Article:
parser.items("");                    // Parser itself
parser.prefix("root").items("");     // my own preifxed wrapper around parser
parser.filter(predicate).items("");  // Rust's stdlib Filter type

In a language that couples interfaces with type definitions (e.g. Java) the last line wouldn't be possible as filter(..) is something declared in the stdlib and it has no idea about my local interfaces.

In a duck-typed language (quack! quack!) it would work by asking an object at run time to turn itself into an iterator and treating whatever it would yield as events. No guarantees of any kind, but very flexible and with no declarations necessary.

Here's where Rust's splendour comes in: you can describe your trait (a.k.a. interface) generically so it will be applicable to any type meeting your conditions, no matter where it is defined:

pub trait Builder where Self: Sized + Iterator<Item=Event> {

    fn items(self, prefix: &str) -> Items<Prefix<Self>> { ... }


Self here denotes the type of an object that this trait can be glued onto. We don't specify any base type for that, instead we describe a condition: Sized and Iterator<Item=Event> are the traits that this type must have in order to accept a Builder trait. So this literally says that the Builder trait is applicable to any type that is an iterator of parser events (forget about Sized for now.)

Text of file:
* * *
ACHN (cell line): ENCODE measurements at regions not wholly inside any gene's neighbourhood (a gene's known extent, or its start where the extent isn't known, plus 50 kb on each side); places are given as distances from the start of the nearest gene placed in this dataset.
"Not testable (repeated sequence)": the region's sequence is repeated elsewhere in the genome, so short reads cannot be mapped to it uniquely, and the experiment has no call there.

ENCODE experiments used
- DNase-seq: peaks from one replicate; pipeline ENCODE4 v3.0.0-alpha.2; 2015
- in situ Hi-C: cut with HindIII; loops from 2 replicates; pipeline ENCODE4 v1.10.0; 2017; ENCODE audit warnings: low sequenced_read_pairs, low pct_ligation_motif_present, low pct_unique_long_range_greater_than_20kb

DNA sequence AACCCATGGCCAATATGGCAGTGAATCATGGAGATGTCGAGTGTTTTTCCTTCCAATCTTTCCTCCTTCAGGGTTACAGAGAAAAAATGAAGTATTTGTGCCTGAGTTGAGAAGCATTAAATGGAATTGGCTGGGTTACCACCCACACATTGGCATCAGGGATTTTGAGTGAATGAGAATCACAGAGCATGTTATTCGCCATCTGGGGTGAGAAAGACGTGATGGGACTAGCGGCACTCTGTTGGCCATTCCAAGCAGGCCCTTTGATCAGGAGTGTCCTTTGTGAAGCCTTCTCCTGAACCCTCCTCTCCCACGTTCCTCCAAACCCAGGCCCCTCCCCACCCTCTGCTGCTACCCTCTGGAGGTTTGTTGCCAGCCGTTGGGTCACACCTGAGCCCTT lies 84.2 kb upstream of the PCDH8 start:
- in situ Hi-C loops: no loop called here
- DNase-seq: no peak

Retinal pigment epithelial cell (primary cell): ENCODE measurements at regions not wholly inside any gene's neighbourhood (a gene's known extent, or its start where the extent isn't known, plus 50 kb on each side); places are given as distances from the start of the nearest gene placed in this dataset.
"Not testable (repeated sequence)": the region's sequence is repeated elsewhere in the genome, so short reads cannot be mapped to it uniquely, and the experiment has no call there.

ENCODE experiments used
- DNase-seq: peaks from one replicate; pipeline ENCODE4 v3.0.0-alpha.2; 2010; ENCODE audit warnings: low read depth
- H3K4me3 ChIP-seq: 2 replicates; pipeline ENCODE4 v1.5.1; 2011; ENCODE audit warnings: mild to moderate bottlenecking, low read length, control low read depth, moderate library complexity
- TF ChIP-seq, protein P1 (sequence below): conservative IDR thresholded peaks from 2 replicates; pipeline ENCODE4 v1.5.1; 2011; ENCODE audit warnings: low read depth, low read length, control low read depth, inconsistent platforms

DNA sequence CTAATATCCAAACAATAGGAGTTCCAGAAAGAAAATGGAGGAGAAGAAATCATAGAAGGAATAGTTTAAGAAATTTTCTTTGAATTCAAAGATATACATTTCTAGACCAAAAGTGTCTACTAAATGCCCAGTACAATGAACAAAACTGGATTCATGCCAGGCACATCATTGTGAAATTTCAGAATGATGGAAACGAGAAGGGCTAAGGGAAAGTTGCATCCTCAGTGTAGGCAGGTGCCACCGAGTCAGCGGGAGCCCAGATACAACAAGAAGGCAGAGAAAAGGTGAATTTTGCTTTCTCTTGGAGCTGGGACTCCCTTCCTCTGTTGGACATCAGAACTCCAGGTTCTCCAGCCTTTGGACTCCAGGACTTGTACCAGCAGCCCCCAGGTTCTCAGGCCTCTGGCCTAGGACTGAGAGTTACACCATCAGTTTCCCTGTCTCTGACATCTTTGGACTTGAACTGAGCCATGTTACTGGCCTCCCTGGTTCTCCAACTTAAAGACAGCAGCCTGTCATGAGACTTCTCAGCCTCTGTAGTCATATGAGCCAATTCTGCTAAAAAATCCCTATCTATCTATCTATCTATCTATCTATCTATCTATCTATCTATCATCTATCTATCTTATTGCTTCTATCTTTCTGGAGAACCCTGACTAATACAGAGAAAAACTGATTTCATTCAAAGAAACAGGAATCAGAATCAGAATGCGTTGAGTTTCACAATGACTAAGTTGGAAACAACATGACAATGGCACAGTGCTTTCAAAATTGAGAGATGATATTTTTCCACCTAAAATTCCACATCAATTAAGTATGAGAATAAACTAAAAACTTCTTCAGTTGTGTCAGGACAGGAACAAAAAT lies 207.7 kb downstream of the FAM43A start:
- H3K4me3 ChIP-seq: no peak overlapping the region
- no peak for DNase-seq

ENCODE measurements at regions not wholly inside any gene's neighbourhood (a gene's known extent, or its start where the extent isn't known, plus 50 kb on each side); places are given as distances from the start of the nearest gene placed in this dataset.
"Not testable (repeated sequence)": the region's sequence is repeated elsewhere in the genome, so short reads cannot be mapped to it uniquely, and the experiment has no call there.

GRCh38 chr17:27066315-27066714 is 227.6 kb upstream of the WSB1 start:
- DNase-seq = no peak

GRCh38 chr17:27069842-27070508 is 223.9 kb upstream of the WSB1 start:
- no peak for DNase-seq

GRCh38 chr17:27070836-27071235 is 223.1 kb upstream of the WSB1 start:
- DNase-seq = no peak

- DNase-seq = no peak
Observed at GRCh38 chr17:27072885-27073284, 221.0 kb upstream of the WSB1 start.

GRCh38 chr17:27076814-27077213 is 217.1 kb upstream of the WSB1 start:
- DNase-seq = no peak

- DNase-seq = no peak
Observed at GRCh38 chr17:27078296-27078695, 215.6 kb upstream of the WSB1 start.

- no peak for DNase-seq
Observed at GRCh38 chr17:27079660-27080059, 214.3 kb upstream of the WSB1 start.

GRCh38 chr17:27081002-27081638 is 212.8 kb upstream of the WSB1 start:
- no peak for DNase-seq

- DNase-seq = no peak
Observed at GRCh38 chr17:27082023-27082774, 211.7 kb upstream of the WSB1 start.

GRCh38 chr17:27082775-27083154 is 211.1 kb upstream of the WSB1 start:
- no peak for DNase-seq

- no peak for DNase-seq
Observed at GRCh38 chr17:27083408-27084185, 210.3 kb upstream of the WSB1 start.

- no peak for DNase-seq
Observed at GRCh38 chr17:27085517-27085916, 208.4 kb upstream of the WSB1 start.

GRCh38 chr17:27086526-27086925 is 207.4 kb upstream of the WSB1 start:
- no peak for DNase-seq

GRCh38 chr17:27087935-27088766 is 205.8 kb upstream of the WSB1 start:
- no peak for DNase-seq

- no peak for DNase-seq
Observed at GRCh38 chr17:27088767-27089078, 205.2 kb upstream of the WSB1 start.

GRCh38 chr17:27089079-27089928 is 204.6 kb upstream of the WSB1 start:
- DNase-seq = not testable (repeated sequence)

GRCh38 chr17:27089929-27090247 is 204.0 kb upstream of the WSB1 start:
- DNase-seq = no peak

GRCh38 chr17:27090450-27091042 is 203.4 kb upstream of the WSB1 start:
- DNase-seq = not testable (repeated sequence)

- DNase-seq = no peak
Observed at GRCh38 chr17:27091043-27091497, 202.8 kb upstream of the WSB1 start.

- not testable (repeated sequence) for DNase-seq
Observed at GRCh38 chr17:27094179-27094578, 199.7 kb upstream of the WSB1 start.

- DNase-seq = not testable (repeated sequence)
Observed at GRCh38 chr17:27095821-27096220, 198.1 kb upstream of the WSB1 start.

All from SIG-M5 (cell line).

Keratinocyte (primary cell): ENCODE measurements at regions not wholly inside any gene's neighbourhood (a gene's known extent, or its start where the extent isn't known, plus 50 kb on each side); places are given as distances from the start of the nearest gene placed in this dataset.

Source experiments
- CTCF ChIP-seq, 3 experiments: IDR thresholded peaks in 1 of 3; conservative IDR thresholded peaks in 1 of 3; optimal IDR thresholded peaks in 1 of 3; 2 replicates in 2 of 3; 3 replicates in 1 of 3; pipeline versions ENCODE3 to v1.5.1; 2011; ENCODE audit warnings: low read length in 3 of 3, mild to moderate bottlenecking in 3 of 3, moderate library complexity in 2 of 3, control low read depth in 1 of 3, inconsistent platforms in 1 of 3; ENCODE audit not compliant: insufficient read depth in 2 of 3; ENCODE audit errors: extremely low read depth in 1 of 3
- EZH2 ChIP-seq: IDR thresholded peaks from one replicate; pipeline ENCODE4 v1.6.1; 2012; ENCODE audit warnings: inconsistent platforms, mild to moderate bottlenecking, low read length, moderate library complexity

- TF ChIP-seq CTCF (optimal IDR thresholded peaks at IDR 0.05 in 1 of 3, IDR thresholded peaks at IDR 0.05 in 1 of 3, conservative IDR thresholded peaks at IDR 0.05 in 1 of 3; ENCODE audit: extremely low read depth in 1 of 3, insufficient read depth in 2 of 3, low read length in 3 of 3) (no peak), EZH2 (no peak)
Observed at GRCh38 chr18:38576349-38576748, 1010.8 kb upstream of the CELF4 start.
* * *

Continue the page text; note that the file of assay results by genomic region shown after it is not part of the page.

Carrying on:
This isn't enough, however. A trait itself is only a description of an interface, and usually it needs a separate implementation for every type you want it to work with. However my trait is different: it doesn't really need to know anything about the concrete type of Self, it has all its methods already implemented using features provided by the Iterator trait. Still, even in the case where there's nothing to implement I had to explicitly tell Rust to consider the Builder trait implemented for any type it's implementable for:

impl<T> Builder for T where T: Sized + Iterator<Item=Event> {}

All those repeating impls, angle brackets and types feel like boilerplate. And even though it seems like a small price for great flexibility, the hard part is actually finding how these things are supposed to be done. It usually means looking at other code that does something similar. Or bothering other people :-)

Another problem is that the origin of trait methods is completely undiscoverable using the code alone, because you have to import the trait, not individual methods:

use ijson::parser::Builder;

parser.items(""); // Where did items come from? No idea...

Without help from some clever IDE you're left with guessing and reading docs for all the traits you've got imported in the file.

To be honest, I'd prefer pure functional interface to all this machinery. So that items(), filter(), prefix() would be stand-alone functions without the need of describing traits grouping them together. But method chaining seems to be idiomatic to Rust so I decided to stick with it.

One last wart

Turns out there are no macros for initializing maps of any kind! While you can easily initialize a vector:

let v = vec![1, 2, 3];

… a map is going bore you to death before you even get to the third element:

let m = HashMap::new();
m.insert("key", "value");
m.insert("key2", "value2");
// ...

On the other hand, you're much more likely to define custom structs instead of relying on ad-hoc maps.

What's next

First, I want to replace all the unwraps and panic!s with the proper Rustian error handling. Expect some rants!

And then I want to spend some time optimizing performance. Running some quick tests showed that my horribly unoptimized code is only 4 times slower than C using yajl. I've been expecting much worse, to be honest!